TimeOut

Grand Rapids, MI

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#191
Jan 6, 2013
 
SeenItBefore wrote:
<quoted text>
My solutions? There are no solutions, per-say, to remedy the situation as a whole.
There are students that learn in different ways that just don't fit the mold for accepted performance. I have two grandchildren that were doing poorly in school until it was recognized they were bored. They got it and were ready to move on so they weren't paying attention to what was being taught because they already knew it. Once it was recognized they were both moved up a grade and perked right up. There are students that "get it" but just don't test well. They can go right out and put what they've learned into action but freeze under testing and fail the test(s).
We'll never be rid of kids that can't learn under the system the way it is. We'll never be rid of kids that just don't think it's important to learn it's a structure. We'll never be rid of kids that don't think it's important to learn, they'd rather be doing.
We'll never be rid of some teachers that are in the profession because they get a vacation all summer long.
We'll never be rid of the parents that really don't care. But then we don't take the time to realize there are parents out there who really do care but count on the schools to do their jobs because the parents are drowning just trying to keep a household together. To that we have a presidential candidate who pronounces it's wonderfully the American way for someone to work three jobs just to keep head above water.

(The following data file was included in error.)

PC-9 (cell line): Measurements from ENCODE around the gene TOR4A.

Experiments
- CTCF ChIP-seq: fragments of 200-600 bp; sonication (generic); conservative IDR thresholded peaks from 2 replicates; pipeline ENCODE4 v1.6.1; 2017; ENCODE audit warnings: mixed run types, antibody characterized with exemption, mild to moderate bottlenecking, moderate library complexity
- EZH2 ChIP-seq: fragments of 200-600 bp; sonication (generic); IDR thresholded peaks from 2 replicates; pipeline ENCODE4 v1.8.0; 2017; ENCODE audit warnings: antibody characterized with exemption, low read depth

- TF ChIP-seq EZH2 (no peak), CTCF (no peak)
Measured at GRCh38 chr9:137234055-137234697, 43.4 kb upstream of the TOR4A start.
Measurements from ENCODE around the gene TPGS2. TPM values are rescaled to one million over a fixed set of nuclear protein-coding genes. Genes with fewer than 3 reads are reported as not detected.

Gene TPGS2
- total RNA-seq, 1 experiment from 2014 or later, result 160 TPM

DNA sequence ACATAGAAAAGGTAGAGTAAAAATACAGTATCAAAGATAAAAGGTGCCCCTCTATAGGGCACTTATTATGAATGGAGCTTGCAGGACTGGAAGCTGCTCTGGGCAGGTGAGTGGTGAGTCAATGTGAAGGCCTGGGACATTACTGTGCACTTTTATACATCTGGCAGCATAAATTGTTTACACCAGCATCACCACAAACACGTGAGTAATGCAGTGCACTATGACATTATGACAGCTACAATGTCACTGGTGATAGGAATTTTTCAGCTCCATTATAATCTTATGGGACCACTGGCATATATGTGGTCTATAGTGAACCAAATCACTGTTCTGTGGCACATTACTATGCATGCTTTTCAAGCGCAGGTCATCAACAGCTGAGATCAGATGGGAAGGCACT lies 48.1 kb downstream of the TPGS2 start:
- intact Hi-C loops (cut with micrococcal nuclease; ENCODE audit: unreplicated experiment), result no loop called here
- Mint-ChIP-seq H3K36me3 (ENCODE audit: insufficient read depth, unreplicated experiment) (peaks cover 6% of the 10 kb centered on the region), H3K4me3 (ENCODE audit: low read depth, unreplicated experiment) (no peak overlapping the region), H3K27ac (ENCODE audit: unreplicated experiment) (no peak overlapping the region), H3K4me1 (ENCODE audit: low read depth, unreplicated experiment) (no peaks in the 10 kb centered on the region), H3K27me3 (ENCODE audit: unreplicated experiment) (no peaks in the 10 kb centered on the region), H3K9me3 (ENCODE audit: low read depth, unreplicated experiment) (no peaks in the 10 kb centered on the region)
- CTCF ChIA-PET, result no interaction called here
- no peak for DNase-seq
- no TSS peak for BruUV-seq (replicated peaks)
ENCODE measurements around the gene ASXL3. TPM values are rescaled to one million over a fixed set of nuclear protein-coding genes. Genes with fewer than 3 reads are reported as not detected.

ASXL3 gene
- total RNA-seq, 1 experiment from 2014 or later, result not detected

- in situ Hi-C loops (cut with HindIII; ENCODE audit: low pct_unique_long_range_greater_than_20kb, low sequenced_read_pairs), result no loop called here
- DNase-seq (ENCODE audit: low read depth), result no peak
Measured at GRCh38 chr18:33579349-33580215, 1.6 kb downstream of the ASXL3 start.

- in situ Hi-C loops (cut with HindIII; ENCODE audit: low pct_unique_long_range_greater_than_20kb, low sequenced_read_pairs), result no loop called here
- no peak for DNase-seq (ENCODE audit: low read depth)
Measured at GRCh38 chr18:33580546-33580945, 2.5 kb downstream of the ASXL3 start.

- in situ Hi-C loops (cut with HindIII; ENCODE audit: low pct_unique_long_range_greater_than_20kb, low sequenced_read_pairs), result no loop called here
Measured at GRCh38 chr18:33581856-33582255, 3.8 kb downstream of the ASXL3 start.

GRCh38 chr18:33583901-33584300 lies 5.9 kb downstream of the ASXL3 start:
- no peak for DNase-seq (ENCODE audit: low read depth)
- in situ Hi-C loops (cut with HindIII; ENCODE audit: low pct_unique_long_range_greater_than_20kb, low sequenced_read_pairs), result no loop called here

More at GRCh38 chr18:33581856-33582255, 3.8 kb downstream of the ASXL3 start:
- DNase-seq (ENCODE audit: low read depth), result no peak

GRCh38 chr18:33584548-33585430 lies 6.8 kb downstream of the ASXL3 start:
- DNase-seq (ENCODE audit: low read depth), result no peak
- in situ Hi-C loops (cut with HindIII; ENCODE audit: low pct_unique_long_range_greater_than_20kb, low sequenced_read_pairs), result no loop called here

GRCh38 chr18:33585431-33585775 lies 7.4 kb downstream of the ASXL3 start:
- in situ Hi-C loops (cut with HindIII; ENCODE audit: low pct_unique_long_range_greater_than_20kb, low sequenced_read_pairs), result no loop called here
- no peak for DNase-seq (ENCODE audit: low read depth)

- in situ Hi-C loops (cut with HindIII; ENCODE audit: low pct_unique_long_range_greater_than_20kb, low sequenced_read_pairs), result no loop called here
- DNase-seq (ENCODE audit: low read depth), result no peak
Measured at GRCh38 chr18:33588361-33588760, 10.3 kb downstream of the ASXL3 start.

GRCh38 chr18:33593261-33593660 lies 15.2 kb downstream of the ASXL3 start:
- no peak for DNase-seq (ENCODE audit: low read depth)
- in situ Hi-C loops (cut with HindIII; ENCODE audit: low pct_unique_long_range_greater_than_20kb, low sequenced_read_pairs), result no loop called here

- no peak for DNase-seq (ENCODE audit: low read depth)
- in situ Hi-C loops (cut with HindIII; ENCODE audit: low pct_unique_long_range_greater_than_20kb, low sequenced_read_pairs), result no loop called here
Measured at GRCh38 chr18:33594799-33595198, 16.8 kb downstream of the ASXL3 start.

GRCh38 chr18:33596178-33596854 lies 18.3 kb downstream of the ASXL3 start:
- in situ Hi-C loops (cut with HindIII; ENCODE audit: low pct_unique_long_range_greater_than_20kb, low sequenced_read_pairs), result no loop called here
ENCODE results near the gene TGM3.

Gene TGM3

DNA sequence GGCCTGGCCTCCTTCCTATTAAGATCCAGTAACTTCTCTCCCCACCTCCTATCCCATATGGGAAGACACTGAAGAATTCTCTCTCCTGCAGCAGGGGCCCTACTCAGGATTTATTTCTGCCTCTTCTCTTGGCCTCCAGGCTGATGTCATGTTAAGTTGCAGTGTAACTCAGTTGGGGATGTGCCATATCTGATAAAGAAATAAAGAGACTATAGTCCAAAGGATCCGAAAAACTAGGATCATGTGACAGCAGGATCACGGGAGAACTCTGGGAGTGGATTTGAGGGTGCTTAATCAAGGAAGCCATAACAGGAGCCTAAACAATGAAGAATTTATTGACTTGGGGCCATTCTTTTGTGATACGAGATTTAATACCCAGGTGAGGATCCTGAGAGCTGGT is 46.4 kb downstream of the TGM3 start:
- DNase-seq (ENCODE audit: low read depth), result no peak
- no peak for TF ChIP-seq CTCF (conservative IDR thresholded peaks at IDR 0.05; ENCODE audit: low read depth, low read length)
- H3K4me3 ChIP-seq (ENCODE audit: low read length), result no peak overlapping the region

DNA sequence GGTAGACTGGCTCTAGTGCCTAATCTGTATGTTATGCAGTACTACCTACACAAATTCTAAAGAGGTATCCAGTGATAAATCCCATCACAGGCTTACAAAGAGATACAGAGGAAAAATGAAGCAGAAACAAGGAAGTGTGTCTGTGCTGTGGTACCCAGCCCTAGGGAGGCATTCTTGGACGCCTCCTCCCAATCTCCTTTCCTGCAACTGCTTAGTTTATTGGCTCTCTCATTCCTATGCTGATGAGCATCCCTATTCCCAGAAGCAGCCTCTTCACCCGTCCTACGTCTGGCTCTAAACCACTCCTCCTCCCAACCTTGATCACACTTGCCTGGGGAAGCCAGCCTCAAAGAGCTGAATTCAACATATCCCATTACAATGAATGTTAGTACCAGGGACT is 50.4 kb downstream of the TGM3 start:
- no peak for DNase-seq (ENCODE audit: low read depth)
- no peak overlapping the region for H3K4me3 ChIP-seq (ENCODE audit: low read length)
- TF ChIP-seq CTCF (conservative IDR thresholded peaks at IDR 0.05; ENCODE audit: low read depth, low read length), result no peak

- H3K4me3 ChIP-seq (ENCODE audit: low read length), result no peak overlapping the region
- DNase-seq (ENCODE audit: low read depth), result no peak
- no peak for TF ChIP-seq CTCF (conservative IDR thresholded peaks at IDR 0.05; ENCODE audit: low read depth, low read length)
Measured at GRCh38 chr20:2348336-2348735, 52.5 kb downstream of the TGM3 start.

The biggest issue we have is the public in general. They don't want to pay the taxes. They don't want to pay the taxes for a system they see as not working because they would rather criticize it than be a part of the solution. They criticize teachers because they think they're getting paid too much. And lets not forget it's all the union's fault too.
Our school system(s) are also caught in a keep up with the Jones' syndrome. A popularity contest so-to-speak. Distracting them from the job of education. At the same time trying to teach 35 and more kids per class room.
I realize it's coming very late in this rant, and I'm running out of characters. I've always thought it would be a great idea to get the kids in the class that are getting it to tutor the ones that aren't. Set aside one day per week to catch them up. Or somehow during the week to accomplish it. Some kids have authority issues and a peer helping them out just might relax them enough. It also might break down some peer issues.
Excellent post! Are you, or were you, a teacher perhaps? If not, you sure sound like you're speaking from experience.
SeenItBefore

Jenison, MI

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#192
Jan 6, 2013
 
TimeOut wrote:
<quoted text>
Excellent post! Are you, or were you, a teacher perhaps? If not, you sure sound like you're speaking from experience.
No. I've never been in the teaching profession of any sort.